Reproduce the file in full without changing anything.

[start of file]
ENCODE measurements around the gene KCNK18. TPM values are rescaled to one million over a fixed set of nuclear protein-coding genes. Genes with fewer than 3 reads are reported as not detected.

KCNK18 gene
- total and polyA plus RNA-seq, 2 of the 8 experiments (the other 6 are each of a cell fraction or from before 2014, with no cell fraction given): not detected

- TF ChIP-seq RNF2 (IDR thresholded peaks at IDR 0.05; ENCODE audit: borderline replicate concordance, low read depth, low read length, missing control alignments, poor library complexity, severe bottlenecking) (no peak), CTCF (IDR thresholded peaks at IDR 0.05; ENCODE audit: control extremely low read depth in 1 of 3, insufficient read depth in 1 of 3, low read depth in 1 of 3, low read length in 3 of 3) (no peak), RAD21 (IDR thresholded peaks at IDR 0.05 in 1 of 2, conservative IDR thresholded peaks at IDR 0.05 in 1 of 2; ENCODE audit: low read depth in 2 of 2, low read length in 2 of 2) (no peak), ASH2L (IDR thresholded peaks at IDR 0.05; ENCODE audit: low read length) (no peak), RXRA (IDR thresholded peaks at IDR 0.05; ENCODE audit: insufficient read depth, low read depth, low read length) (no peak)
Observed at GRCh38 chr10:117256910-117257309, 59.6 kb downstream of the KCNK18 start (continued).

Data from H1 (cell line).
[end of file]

ENCODE measurements around the gene KCNK18. TPM values are rescaled to one million over a fixed set of nuclear protein-coding genes. Genes with fewer than 3 reads are reported as not detected.

KCNK18 gene
- total and polyA plus RNA-seq, 2 of the 8 experiments (the other 6 are each of a cell fraction or from before 2014, with no cell fraction given): not detected

- TF ChIP-seq RNF2 (IDR thresholded peaks at IDR 0.05; ENCODE audit: borderline replicate concordance, low read depth, low read length, missing control alignments, poor library complexity, severe bottlenecking) (no peak), CTCF (IDR thresholded peaks at IDR 0.05; ENCODE audit: control extremely low read depth in 1 of 3, insufficient read depth in 1 of 3, low read depth in 1 of 3, low read length in 3 of 3) (no peak), RAD21 (IDR thresholded peaks at IDR 0.05 in 1 of 2, conservative IDR thresholded peaks at IDR 0.05 in 1 of 2; ENCODE audit: low read depth in 2 of 2, low read length in 2 of 2) (no peak), ASH2L (IDR thresholded peaks at IDR 0.05; ENCODE audit: low read length) (no peak), RXRA (IDR thresholded peaks at IDR 0.05; ENCODE audit: insufficient read depth, low read depth, low read length) (no peak)
Observed at GRCh38 chr10:117256910-117257309, 59.6 kb downstream of the KCNK18 start (continued).

Data from H1 (cell line).